These days many of us are happy to gleefully traverse genre boundaries. While some prefer to know what they’re going to get when they slip into their evening wear and head out for a show, increasingly culture consumers are open to the idea of catching, say, a fusion of theater and dance, or classical music and video art.
That is very much behind the thinking of the upcoming Teder Town Fair, which will take place on September 21 to 23 at Romano House in Tel Aviv. Over the three days, members of the public will be able to enjoy all kinds of musical and other entertainment, in between trying their hand at a range of traditional funfair attractions. The official publicity description of the free event is “Three Days of Freaky Art & Weirdo Fun.” Enough said.
Teder has a bit of history.
“The original Teder started out in 2010 as a radio station and bar,” explains Dror Sher, the fair’s artistic director. “We ran it as a sort of pop-up for six years, each time at a different venue in Tel Aviv. After six years, Romano House became our fixed address. We fell in love with this building. It’s something special.”
Sher and Teder have also collaborated on cross-genre fare with the Tel Aviv Museum of Art
on several occasions. The venture may have led a peripatetic life, but the eclectic mindset has never wavered.
“The original format was a radio station for people, like us, who didn’t really like what they were hearing on other stations,” Sher explains. “All our friends were record collectors and DJs, and we wanted to start up a radio station – this was at a time when Internet radio started coming over here – for ourselves and our friends. We thought, ‘Let’s start up a radio station where people can come to have a beer,’ and it quickly grew up into something much bigger. But it whs always been about the content, oriented towards music. We have never been into PR at that kind of populist thing.”
Sher says it has always been about the quality.
“We have always been about offering things, including different genres of music, as a platform for a leisure time experience with a cultural agenda.”
Quality seems to be the name of the game for the Teder Town Fair too, with a lot of fun thrown in.
“This is the first time we are putting on this kind of event,” says Sher. “It is based on an American town fair format where you come and play all kinds of games.”
This takes in all kinds of yesteryear attractions, such as a high striker, a coconut shy and other such tried and tested fun stuff.
But it will be anything but straitlaced.
“You’ll come and play games and see shows, eat cotton candy and that sort of thing, but we offer a twist,” notes Sher. “All the stalls, like throwing rings or throwing a basketball or fortune telling, have been conceived and designed by a different artist.”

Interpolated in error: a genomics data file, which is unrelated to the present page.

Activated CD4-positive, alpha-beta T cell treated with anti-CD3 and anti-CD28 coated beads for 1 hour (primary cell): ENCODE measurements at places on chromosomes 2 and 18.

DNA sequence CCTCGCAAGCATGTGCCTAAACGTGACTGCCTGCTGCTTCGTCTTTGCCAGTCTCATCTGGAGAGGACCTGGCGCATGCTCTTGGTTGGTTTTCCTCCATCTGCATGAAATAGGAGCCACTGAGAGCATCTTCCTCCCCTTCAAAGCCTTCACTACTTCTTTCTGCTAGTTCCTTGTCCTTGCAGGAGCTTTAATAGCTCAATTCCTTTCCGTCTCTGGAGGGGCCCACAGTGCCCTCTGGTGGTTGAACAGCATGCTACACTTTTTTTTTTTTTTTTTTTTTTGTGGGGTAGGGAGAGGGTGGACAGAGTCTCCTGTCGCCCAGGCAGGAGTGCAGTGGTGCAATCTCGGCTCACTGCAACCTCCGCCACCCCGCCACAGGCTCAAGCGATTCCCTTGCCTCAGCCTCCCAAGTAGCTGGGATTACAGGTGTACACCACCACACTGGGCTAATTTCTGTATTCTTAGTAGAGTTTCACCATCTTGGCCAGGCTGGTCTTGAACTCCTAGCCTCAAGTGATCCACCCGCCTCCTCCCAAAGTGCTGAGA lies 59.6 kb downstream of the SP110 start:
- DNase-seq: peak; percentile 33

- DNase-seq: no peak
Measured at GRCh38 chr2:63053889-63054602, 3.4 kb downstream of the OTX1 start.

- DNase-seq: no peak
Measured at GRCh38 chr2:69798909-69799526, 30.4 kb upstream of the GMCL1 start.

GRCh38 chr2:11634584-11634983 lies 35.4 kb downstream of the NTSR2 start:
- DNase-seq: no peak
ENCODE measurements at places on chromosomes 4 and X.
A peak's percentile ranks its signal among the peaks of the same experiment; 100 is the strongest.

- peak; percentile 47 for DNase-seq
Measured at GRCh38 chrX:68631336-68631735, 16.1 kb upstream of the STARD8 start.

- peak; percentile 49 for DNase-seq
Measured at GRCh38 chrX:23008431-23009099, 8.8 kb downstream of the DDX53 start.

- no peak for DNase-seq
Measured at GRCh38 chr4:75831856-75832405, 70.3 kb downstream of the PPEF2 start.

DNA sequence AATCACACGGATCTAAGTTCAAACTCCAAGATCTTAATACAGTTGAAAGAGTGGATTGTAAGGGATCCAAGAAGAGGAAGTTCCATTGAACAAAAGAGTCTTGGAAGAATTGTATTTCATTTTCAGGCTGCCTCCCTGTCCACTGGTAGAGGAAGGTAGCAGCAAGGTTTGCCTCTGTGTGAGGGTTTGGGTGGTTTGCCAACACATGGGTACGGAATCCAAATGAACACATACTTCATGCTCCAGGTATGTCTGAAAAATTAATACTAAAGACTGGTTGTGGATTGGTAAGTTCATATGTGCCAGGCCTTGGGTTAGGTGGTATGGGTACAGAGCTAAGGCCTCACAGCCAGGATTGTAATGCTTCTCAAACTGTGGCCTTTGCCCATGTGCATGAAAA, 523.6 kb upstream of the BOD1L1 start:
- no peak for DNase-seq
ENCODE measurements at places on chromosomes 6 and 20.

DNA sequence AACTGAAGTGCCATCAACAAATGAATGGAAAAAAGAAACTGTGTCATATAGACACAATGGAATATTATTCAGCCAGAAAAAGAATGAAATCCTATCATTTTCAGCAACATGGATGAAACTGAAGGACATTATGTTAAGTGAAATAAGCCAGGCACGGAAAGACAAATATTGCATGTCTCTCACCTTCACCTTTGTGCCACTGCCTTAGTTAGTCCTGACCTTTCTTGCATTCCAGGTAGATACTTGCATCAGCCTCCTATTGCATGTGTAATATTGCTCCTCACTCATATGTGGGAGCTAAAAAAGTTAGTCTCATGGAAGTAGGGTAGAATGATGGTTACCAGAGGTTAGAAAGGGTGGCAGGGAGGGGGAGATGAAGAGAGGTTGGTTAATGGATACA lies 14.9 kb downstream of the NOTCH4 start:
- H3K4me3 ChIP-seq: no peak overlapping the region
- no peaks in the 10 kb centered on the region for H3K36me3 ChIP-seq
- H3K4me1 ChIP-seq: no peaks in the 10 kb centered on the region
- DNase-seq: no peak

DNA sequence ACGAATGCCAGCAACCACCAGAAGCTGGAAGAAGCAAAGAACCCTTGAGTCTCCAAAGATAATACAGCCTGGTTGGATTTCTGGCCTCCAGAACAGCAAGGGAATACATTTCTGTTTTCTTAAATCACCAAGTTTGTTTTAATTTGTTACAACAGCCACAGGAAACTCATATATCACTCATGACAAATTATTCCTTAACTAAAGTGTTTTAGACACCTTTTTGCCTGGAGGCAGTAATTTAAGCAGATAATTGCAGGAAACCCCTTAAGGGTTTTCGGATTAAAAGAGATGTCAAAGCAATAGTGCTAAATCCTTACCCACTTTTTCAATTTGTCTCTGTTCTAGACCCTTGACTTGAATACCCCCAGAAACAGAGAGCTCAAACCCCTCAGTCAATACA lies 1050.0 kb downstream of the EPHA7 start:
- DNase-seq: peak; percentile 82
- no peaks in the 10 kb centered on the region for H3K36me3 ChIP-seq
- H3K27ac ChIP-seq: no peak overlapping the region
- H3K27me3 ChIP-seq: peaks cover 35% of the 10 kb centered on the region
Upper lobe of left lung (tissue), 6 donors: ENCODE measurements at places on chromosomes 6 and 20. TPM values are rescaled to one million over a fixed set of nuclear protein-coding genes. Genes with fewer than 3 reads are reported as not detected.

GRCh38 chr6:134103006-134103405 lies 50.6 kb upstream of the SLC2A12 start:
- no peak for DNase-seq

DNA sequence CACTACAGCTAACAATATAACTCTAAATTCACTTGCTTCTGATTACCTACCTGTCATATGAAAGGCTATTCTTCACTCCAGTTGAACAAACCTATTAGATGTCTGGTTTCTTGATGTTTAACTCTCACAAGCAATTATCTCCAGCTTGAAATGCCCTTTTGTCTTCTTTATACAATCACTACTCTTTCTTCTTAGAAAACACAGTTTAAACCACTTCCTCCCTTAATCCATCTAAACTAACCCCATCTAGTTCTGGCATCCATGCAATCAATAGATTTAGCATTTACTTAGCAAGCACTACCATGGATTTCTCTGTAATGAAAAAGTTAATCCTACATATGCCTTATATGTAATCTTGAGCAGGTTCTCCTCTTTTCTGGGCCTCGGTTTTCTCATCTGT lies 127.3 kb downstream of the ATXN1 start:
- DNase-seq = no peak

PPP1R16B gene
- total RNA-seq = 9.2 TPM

The latter take in some pretty big guns, the likes of celebrated Londonbased Israeli industrial designer Ron Arad and internationally renowned sculptor and video and installation artist Sigalit Landau.”
Naturally, Sher is pretty happy with the designer roster he managed to put together.
“Ron Arad is extremely busy, but he still found time for this. There are lots of artists in there whom you are not used to encountering outside the museum framework, artists whom you suddenly find engaging in a more popular form of art. We’re lucky to have them on board. We have some great local artists too, like Pilpeled, who is a street artist we work with a lot, and Yonil, our graphic designer,” he says.
For Sher and the rest of the fair organizers, this is not about art for art’s sake or just about having a wild time.
“The idea is to create something which, on the one hand, is very community oriented but also has a bona fide artistic agenda. The idea is to be somewhere between a fun fair and an art exhibition,” he explains.
Sounds like there will be added value for both.
“As far as we’re concerned, art doesn’t have to be like, OK now we’re in a museum and we’re consuming high culture and we’re doing that in a pure way. Or, now we’re at a punk rock gig, and we’re beating each other up,” he says.
Both are fine as far as Sher et al are concerned.
“All these things run across the same register. We want to mix all these things together with complete freedom,” he adds.
The collateral for the said socio-cultural philosophy has been embraced across the board.
“You get these big-name artists showing interest in what you’re doing, who are enthusiastic about following a less delineated route to present their art. That’s encouraging,” he says.
The sonic side of the program follows a similarly elastic path, with musical program honcho Eyal Talmudi, a pretty wild and woolly musician himself, devising a suitably diverse performer bill which takes in the likes of Ravid Kahalani, Boom Pam, Tzadik Zecharia and Victoria Hanna, not to mention Talmudi’s own high-energy Malox duo.
“There are all sorts of things on the program, from mainstream entertainment to more challenging things,” says Sher. “It would be great to have this become an annual event. Let’s have the first one and see how things go.”
The Teder Town Fair takes place September 21 to 23 at Romano House in Tel Aviv. Entrance to the fair is free, with nominal prices for the games. The program will run from noon to midnight daily. For more information: www.teder.fm
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